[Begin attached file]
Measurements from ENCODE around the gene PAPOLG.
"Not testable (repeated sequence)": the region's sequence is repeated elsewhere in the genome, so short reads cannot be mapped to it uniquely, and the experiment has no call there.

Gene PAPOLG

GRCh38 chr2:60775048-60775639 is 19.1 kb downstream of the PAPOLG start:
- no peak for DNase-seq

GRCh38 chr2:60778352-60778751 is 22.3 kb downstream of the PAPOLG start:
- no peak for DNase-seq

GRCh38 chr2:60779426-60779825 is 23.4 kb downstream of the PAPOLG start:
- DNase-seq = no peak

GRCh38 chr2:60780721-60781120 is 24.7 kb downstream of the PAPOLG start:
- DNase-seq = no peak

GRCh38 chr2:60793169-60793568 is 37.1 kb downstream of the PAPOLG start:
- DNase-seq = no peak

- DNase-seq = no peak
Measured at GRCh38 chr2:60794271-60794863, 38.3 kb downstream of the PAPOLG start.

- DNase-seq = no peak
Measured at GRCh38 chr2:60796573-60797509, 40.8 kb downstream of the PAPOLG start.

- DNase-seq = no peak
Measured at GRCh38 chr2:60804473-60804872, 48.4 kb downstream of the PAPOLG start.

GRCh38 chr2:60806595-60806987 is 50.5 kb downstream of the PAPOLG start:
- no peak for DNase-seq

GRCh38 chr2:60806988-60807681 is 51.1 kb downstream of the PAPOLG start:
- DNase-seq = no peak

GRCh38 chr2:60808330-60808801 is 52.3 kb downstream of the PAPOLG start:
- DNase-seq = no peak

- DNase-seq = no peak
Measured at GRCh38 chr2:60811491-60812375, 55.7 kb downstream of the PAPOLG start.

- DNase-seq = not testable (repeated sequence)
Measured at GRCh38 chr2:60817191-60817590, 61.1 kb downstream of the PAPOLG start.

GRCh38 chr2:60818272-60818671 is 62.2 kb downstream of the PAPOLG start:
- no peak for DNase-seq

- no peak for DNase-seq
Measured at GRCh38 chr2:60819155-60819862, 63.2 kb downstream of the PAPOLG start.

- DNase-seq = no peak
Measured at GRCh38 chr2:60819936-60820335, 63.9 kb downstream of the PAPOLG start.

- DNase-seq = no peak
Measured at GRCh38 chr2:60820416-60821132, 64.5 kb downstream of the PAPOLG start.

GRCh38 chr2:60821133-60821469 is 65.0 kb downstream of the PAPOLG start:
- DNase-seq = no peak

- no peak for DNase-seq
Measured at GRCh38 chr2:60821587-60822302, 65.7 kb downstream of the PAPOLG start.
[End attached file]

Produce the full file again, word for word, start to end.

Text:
Measurements from ENCODE around the gene PAPOLG.
"Not testable (repeated sequence)": the region's sequence is repeated elsewhere in the genome, so short reads cannot be mapped to it uniquely, and the experiment has no call there.

Gene PAPOLG

GRCh38 chr2:60775048-60775639 is 19.1 kb downstream of the PAPOLG start:
- no peak for DNase-seq

GRCh38 chr2:60778352-60778751 is 22.3 kb downstream of the PAPOLG start:
- no peak for DNase-seq

GRCh38 chr2:60779426-60779825 is 23.4 kb downstream of the PAPOLG start:
- DNase-seq = no peak

GRCh38 chr2:60780721-60781120 is 24.7 kb downstream of the PAPOLG start:
- DNase-seq = no peak

GRCh38 chr2:60793169-60793568 is 37.1 kb downstream of the PAPOLG start:
- DNase-seq = no peak

- DNase-seq = no peak
Measured at GRCh38 chr2:60794271-60794863, 38.3 kb downstream of the PAPOLG start.

- DNase-seq = no peak
Measured at GRCh38 chr2:60796573-60797509, 40.8 kb downstream of the PAPOLG start.

- DNase-seq = no peak
Measured at GRCh38 chr2:60804473-60804872, 48.4 kb downstream of the PAPOLG start.

GRCh38 chr2:60806595-60806987 is 50.5 kb downstream of the PAPOLG start:
- no peak for DNase-seq

GRCh38 chr2:60806988-60807681 is 51.1 kb downstream of the PAPOLG start:
- DNase-seq = no peak

GRCh38 chr2:60808330-60808801 is 52.3 kb downstream of the PAPOLG start:
- DNase-seq = no peak

- DNase-seq = no peak
Measured at GRCh38 chr2:60811491-60812375, 55.7 kb downstream of the PAPOLG start.

- DNase-seq = not testable (repeated sequence)
Measured at GRCh38 chr2:60817191-60817590, 61.1 kb downstream of the PAPOLG start.

GRCh38 chr2:60818272-60818671 is 62.2 kb downstream of the PAPOLG start:
- no peak for DNase-seq

- no peak for DNase-seq
Measured at GRCh38 chr2:60819155-60819862, 63.2 kb downstream of the PAPOLG start.

- DNase-seq = no peak
Measured at GRCh38 chr2:60819936-60820335, 63.9 kb downstream of the PAPOLG start.

- DNase-seq = no peak
Measured at GRCh38 chr2:60820416-60821132, 64.5 kb downstream of the PAPOLG start.

GRCh38 chr2:60821133-60821469 is 65.0 kb downstream of the PAPOLG start:
- DNase-seq = no peak

- no peak for DNase-seq
Measured at GRCh38 chr2:60821587-60822302, 65.7 kb downstream of the PAPOLG start.